Wisdom teeth extraction – what you need to know


Having your wisdom teeth extracted is never a pleasant experience. The groggy recovery following sedation to the discomfort in the proceeding days, it is inevitable that it will have an impact on day-to-day life. 

However, it does not have to be completely life altering. There are a number of ways patients can prepare for the procedure and care for their teeth – both before and after the extraction – to help fend off any major pain. 

Here, we take you from the pain via sedation – and onwards to a happy recovery.

In the UK, more than 75,000 people have their wisdom teeth removed each year. Pushing through the gums between the ages of 18 and 24, wisdom teeth can often become ‘impacted’ – meaning they are unable to come through normally. This can cause a plethora of problems and often means the patient would be better without these pesky teeth than with them at all. 
Indeed, painful wisdom teeth are extremely common – and a student has recently found a way to combat this. Jeevan Boyal invented the EZ Teether, (https://www.ezteether.com/) a device based on angles of the jaw and mouth. Containing no painkillers, the aid has a rubber-like surface, which relieves pain when the patient bites down on it – working in a similar fashion as a child’s teething device. 

But how do you know when to take action? If any of your wisdom teeth are causing you consistent, severe discomfort, it is best to give your dentist a call. An X-ray will usually be carried out to see how the tooth is growing. If it is impacted and causing continuous problems, an extraction will be on the cards. This helps to avoid any tricky complications, such as tooth decay, gum disease and the development of abscesses. 
The procedure can last up to half an hour, depending on the positioning and development of the wisdom tooth. 

A local anaesthetic will always be given to numb the area around the tooth – or teeth – to keep any pain at bay. 

For those teeth that are particularly tricky – or if the patient is especially nervous – a sedative can be opted for. 

Conscious sedation will make the patient feel drowsy and very calm and, more often than not, they may be unable to recall the procedure. If this medication is administered, it is essential that the patient does not drive to or from the dentist, or for the next 24 hours, and has a responsible adult accompany them.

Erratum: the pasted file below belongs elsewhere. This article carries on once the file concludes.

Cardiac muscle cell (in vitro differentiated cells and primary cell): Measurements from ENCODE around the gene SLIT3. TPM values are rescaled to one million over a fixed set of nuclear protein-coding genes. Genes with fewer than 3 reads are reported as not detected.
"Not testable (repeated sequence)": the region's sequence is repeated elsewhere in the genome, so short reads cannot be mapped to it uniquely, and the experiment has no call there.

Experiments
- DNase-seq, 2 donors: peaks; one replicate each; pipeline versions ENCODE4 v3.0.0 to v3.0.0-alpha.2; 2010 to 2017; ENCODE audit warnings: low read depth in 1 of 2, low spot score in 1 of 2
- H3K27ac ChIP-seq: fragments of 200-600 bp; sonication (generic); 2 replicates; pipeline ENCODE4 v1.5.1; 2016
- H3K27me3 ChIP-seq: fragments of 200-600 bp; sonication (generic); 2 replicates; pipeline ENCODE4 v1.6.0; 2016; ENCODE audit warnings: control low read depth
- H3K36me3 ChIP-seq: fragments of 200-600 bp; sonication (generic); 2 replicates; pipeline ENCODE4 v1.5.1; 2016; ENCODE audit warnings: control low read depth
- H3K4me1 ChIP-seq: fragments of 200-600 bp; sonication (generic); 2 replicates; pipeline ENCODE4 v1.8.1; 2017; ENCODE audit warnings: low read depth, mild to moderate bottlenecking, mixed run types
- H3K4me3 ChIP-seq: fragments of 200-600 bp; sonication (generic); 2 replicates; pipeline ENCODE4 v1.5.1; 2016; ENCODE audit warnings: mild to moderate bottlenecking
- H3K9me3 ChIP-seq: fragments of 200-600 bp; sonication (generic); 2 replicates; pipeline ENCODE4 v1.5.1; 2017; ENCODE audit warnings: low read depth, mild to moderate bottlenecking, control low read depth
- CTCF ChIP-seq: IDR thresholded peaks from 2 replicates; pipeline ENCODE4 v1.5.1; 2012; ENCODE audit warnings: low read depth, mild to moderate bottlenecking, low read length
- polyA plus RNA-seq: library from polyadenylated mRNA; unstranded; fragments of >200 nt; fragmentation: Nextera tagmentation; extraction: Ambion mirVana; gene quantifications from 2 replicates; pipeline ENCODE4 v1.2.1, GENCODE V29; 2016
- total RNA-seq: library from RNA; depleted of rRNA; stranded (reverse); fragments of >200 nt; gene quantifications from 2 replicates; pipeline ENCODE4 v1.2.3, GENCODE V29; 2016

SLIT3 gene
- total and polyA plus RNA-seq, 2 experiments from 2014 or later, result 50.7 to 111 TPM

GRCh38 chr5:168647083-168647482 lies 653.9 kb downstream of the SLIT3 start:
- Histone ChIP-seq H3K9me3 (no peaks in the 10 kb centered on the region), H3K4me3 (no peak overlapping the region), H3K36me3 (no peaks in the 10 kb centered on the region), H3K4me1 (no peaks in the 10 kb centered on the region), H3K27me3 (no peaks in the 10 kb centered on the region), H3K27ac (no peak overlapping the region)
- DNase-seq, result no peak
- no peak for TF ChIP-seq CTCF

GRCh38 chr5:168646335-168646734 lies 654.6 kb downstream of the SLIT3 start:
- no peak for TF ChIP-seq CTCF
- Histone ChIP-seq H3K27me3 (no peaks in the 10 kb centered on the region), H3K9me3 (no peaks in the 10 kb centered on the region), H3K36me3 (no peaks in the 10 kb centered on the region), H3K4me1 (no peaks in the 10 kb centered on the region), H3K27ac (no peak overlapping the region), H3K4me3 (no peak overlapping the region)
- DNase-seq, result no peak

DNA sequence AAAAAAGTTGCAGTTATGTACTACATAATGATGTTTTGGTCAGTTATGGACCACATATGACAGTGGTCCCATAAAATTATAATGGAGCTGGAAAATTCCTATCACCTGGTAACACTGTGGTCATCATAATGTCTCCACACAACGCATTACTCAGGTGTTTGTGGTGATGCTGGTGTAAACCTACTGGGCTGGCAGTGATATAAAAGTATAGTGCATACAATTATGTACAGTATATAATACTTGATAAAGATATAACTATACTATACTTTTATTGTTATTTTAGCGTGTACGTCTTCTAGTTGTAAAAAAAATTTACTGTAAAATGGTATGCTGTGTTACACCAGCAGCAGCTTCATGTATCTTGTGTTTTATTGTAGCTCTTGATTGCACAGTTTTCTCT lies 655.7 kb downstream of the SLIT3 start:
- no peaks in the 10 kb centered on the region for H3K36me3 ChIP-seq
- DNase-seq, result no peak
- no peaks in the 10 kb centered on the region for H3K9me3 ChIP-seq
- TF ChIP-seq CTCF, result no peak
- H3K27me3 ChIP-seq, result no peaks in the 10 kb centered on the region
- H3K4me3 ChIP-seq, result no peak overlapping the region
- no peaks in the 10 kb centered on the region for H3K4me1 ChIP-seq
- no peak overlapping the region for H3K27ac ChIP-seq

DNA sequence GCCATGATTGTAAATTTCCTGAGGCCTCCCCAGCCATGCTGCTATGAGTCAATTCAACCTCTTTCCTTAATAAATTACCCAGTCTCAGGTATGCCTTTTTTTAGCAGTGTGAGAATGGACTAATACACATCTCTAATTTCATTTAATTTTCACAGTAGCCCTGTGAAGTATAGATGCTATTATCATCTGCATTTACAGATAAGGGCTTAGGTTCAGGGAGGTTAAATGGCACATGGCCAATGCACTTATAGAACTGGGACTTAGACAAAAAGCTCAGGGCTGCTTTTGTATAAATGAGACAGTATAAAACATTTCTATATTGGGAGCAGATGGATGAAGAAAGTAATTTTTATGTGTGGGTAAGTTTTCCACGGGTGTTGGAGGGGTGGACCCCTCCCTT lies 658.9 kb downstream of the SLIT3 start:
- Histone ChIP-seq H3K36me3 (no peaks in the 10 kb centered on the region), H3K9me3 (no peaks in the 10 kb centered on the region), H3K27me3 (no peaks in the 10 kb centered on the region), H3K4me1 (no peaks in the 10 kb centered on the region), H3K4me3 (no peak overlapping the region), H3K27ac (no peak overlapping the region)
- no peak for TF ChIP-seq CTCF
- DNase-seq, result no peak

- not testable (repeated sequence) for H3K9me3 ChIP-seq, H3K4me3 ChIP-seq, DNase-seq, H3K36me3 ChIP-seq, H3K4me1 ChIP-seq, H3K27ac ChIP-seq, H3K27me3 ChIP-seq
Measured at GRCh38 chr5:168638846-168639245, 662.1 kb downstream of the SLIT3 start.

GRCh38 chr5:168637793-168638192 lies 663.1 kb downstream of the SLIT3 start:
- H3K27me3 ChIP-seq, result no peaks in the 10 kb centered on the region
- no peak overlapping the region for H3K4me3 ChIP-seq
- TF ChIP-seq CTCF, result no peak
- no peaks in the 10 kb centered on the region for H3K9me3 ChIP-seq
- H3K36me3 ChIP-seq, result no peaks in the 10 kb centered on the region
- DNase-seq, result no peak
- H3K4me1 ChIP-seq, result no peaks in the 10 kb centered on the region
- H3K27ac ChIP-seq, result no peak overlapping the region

The effects of the sedative can take a few hours to fully subside. Having a proper understanding of what is involved and how you are likely to feel after the procedure is imperative and will make recovery more comfortable. 
Unfortunately, you are in for at least a tough few days following the extraction – this is inevitable. But recovery can be made much easier if you are armed with the right knowledge and right tools – so we have put together some top tips. 
Immediately after the procedure, rest is important – as is avoiding chewy foods. Rinsing should also be avoided for the next 24 hours as this can disrupt the formation of the blood clot in the gum, which is essential for it to heal. Avoiding cigarettes and alcohol will also aid recovery.  

Over the next few days, ibuprofen will become your best friend and will help keep the pain down to a minimum. You may be pleased to know that this is a fantastic opportunity to laze about without feeling guilty. 

Strenuous exercise should be avoided and instead replaced with plenty of rest – a great way to get through that Netflix series you have been meaning to start. When it comes to sleeping, propping up your head with a couple of extra pillows will help to reduce bleeding and discomfort. Bonjela teething gel is also a lifesaver, particularly if an ulcer has formed. 

Time off work – and having a helper at hand – is necessary during these first few days of recovery. It’s also vital to stock up your cupboards and your fridge with soft foods such as mashed potato, soup, ice cream and yoghurt. Any foods that require chewing will be a challenge and can bring on more pain, so avoid these where possible. 
Within a week, any pain or throbbing should have subsided. If this is not the case, it is advisable to take another trip to the dentist for a check-up. It is possible that a dry socket has formed – which is where the healing process has been interrupted – and it is important that this is attended to promptly. Nerve damage is also a possibility but unlikely. 

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